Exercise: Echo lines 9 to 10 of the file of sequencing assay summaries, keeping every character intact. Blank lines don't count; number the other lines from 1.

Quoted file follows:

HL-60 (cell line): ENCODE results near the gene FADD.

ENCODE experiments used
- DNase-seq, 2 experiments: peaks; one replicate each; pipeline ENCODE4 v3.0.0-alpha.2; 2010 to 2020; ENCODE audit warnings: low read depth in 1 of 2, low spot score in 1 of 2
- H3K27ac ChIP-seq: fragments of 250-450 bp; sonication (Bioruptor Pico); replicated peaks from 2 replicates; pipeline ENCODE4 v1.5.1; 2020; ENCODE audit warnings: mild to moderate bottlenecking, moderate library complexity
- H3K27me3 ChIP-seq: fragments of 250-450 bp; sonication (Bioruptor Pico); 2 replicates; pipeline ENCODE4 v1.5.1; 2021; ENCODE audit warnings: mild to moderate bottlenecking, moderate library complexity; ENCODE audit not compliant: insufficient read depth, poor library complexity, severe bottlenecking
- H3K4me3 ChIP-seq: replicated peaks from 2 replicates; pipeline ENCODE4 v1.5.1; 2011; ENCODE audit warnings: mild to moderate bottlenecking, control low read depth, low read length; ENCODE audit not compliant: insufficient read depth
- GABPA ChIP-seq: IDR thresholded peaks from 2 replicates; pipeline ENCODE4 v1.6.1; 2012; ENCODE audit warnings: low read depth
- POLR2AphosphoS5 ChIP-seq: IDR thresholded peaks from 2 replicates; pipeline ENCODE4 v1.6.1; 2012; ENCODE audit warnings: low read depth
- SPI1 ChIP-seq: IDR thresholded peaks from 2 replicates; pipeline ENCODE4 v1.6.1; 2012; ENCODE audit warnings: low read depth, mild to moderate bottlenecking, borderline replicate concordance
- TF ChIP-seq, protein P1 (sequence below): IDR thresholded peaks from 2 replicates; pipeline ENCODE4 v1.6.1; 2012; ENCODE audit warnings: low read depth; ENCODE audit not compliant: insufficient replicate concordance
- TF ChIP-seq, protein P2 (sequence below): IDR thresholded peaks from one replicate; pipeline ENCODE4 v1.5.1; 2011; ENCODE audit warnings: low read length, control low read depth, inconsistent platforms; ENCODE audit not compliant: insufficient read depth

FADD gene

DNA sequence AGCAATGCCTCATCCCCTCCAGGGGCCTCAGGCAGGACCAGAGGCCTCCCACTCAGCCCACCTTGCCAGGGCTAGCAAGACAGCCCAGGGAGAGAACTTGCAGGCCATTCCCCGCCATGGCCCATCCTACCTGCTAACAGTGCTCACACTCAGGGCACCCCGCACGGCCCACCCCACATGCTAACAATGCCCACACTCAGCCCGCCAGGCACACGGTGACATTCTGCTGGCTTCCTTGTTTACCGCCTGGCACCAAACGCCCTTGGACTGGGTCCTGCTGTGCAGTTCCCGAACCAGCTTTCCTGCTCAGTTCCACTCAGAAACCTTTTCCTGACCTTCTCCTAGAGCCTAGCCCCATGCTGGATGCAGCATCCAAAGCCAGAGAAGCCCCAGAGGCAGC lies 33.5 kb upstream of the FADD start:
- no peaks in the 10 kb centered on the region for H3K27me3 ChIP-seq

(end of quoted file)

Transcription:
- SPI1 ChIP-seq: IDR thresholded peaks from 2 replicates; pipeline ENCODE4 v1.6.1; 2012; ENCODE audit warnings: low read depth, mild to moderate bottlenecking, borderline replicate concordance
- TF ChIP-seq, protein P1 (sequence below): IDR thresholded peaks from 2 replicates; pipeline ENCODE4 v1.6.1; 2012; ENCODE audit warnings: low read depth; ENCODE audit not compliant: insufficient replicate concordance